Working closely with a business partner provides a unique opportunity for the researcher to collect feedback and to discover new research questions. Postdoc researcher Tommi Jauhiainen from the Department of Digital Humanities at the University of Helsinki is working on a joint project to develop language identification techniques for the needs of language technology company Lingsoft. He started his research career in a similar business partnership, and he thoroughly appreciates engaging in university-driven research collaboration. For him, the key factor is that the results and the intellectual property rights from the research remain with the university and are accessible for use in other projects as well. “I wouldn’t work in joint projects if this were not the case.”
Jauhiainen has worked in the field of language identification methods for more than 10 years. Business cooperation provides an interface with the concrete world that can otherwise be hard to find in academia. “The business partner cannot be content with knowing that the technology works in theory. It also has to work in practice. I get feedback from every version I develop, and that helps me improve the technology further. This is the kind of work you’d never get done without a company that needs to put the technology to practical use.”
Jauhiainen feels that business cooperation goes to the very foundation of the impact of science and research. When that cooperation produces something that works and when the results are later made openly available, that can have a significant impact on the whole field of research. “Once the foundations are in place you can move much faster with developing applications,” he says. If the development of technologies such as language identification were left to companies alone, research would not make headway because companies will rarely give others access to their development outputs. This is another reason why Jauhiainen feels it’s important that cooperation is grounded in the interests of research.
Cooperation between business and universities remains rare in Finland
A recent review commissioned by FRIF indicates that industry-academia cooperation has been on a downward trend over the past ten years. Finnish universities are getting less funding than before from private companies, and less than in the EU and OECD countries on average. This means that cooperation cannot depend on industry initiatives alone. “This situation cannot be solved by money alone. We also need to set up concrete funding mechanisms that encourage long-term cooperation,” Lauri Oksanen points out. FRIF is currently working to develop a new funding model alongside the Tandem Industry Academia programme. “We’re listening with a keen ear to signals coming from the field and aiming to create a funding instrument that will take the impact of science to the next level.”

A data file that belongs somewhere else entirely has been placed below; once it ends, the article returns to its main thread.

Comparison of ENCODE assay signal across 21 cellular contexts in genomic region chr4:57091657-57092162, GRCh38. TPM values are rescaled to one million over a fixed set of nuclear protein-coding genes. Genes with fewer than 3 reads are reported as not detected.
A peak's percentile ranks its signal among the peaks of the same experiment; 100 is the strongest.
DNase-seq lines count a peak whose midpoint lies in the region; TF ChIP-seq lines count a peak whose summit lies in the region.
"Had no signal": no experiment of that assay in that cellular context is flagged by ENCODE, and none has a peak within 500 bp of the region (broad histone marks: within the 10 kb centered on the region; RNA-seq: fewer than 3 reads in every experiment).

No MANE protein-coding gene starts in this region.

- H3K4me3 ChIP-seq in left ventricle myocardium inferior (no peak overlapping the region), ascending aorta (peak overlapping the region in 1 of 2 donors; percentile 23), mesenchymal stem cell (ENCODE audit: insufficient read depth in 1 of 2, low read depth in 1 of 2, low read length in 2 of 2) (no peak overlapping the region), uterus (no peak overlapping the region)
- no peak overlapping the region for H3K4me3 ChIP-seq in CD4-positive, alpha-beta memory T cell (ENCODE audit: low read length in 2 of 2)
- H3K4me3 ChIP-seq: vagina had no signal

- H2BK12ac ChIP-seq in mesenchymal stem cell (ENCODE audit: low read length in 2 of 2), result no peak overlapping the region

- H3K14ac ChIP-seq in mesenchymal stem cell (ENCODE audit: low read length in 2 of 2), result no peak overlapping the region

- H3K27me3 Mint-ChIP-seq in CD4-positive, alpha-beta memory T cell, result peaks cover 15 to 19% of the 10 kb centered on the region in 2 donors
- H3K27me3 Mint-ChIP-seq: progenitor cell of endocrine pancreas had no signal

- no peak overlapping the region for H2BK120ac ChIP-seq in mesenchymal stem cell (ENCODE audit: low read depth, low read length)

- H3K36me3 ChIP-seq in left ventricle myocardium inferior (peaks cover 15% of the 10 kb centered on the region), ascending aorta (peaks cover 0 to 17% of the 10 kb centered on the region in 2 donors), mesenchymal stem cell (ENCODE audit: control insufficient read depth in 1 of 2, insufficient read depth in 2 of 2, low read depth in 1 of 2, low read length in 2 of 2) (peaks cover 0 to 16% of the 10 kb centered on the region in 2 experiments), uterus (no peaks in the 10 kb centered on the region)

FRIF has found that there is a special need to encourage collaboration between SMEs and universities. It has therefore started a separate review into the application of research knowledge in the SME field. Results from this work are expected during 2022.
At Polar Electro, Jyrki Schroderus believes that cooperation is easier for companies that have existing networks in academia. “Without an understanding of the other side it’s difficult even to imagine what kind of cooperation is possible. Personal contacts make it easier to cross the threshold,” he says. Polar’s initial contact with the University of Oulu was an easy introduction because the circles are quite small in Oulu and most researchers now each other well. Schroderus believes another contributing factor is that he has a PhD himself and is familiar with the academic way of thinking.
This “academic literacy” is also reflected in Tommi Jauhiainen’s experiences of successful business cooperation. The people behind Lingsoft, the company with which he is working, are academics, as are Jauhiainen’s contacts in the company. Researchers, for their part, must also show an interest in the business company’s needs, Jauhiainen adds: “You don’t need to interfere in the business side, but it’s definitely beneficial for cooperation if you try to get as clear a picture as possible of how the company will be using the research results.”
Schroderus’s tips for successful cooperation
- A good project team is not a hierarchy – all members must be equal.
- Project supervision benefits from having a dedicated contact person in the company whose role is to make sure the project runs according to plan and that the company’s goals are met.
- Maintain a weekly or other regular schedule for project meetings to ensure good communications within the team.